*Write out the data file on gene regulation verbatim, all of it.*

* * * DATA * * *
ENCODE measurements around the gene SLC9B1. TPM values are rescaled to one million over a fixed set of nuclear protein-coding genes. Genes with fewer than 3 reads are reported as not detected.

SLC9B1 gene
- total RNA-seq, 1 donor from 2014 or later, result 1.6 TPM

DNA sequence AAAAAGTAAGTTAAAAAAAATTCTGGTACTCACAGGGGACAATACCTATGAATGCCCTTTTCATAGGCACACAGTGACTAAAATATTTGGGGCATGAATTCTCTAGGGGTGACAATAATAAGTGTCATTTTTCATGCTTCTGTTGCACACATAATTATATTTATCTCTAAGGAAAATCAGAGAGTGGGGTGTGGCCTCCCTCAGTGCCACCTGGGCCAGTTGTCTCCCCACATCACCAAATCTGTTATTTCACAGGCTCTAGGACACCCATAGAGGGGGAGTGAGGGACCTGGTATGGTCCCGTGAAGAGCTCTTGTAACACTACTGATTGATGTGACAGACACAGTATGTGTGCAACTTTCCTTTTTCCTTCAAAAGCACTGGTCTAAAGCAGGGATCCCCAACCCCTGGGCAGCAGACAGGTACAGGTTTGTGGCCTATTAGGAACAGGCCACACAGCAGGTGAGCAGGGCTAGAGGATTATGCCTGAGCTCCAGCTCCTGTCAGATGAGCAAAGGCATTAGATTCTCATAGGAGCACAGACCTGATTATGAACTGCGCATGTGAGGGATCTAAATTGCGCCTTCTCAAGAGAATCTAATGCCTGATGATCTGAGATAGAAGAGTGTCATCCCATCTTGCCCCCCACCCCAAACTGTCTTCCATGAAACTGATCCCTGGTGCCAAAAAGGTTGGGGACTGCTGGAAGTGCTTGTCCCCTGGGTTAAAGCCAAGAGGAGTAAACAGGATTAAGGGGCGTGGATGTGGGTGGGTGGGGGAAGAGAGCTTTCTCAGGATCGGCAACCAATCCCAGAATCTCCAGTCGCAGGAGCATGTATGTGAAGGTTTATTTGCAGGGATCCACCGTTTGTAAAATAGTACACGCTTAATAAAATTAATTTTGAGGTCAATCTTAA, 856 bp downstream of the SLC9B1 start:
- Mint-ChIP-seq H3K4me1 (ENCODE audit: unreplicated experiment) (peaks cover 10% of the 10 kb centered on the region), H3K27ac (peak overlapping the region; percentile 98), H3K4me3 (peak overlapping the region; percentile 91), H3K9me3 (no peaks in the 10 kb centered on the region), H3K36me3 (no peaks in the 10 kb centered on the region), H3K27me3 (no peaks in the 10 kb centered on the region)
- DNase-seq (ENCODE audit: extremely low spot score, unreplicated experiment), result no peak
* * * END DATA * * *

ENCODE measurements around the gene SLC9B1. TPM values are rescaled to one million over a fixed set of nuclear protein-coding genes. Genes with fewer than 3 reads are reported as not detected.

SLC9B1 gene
- total RNA-seq, 1 donor from 2014 or later, result 1.6 TPM

DNA sequence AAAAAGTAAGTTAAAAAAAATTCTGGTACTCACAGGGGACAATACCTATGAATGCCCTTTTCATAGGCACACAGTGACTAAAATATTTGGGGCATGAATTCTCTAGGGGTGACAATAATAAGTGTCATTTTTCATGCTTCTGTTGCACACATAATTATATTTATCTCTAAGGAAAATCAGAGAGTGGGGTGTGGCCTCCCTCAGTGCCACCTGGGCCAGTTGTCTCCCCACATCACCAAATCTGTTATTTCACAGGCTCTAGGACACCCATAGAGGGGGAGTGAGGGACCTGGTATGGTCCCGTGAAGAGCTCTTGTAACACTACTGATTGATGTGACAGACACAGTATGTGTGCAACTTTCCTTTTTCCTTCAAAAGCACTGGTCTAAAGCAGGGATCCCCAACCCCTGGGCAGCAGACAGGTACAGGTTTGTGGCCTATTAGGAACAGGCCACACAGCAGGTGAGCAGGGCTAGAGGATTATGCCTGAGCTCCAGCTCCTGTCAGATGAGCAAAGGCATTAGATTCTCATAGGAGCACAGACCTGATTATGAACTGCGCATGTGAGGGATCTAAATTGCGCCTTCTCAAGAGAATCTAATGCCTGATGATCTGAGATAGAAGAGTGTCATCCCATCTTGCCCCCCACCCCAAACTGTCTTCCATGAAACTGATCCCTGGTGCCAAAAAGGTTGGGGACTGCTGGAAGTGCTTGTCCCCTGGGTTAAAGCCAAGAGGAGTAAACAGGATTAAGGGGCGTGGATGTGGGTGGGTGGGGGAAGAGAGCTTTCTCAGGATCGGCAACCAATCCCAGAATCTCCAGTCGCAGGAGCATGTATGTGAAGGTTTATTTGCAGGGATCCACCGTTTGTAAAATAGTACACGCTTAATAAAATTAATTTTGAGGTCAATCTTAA, 856 bp downstream of the SLC9B1 start:
- Mint-ChIP-seq H3K4me1 (ENCODE audit: unreplicated experiment) (peaks cover 10% of the 10 kb centered on the region), H3K27ac (peak overlapping the region; percentile 98), H3K4me3 (peak overlapping the region; percentile 91), H3K9me3 (no peaks in the 10 kb centered on the region), H3K36me3 (no peaks in the 10 kb centered on the region), H3K27me3 (no peaks in the 10 kb centered on the region)
- DNase-seq (ENCODE audit: extremely low spot score, unreplicated experiment), result no peak